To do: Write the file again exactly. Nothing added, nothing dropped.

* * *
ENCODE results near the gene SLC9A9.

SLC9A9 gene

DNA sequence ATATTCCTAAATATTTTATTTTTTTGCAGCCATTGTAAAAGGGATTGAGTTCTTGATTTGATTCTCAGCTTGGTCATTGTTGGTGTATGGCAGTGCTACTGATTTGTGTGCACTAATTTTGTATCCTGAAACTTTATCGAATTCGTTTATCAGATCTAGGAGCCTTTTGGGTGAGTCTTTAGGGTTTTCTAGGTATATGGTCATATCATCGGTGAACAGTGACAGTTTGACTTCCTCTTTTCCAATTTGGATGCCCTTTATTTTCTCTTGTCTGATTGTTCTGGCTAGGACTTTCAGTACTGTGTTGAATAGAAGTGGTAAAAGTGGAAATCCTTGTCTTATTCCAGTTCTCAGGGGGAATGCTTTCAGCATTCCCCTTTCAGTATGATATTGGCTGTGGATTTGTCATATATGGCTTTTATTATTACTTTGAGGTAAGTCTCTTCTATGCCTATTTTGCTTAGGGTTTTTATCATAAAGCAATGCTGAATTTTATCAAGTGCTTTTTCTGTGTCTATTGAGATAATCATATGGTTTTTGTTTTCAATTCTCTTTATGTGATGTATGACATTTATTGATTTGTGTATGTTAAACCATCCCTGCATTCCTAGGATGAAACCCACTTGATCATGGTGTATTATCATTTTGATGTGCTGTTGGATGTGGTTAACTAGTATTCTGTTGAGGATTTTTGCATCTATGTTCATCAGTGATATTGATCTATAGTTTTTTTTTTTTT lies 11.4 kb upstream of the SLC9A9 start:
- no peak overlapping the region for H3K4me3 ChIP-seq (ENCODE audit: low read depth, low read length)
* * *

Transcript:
ENCODE results near the gene SLC9A9.

SLC9A9 gene

DNA sequence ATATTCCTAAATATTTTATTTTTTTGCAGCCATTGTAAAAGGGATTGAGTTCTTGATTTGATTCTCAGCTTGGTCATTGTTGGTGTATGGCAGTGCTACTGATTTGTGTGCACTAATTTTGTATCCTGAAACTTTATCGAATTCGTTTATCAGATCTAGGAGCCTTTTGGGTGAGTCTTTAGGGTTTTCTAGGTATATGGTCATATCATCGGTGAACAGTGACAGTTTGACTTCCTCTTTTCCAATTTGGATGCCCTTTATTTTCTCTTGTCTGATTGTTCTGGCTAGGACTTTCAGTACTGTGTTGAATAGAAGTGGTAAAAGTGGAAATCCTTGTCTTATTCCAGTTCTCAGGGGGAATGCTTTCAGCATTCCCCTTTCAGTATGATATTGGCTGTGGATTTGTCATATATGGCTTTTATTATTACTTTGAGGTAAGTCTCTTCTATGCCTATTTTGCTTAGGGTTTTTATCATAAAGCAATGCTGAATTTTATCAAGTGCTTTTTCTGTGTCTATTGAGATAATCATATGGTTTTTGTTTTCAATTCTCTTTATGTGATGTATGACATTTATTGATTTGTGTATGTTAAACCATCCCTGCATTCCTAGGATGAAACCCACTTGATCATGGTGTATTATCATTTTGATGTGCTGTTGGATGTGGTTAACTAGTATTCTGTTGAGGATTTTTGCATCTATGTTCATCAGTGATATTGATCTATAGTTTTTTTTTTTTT lies 11.4 kb upstream of the SLC9A9 start:
- no peak overlapping the region for H3K4me3 ChIP-seq (ENCODE audit: low read depth, low read length)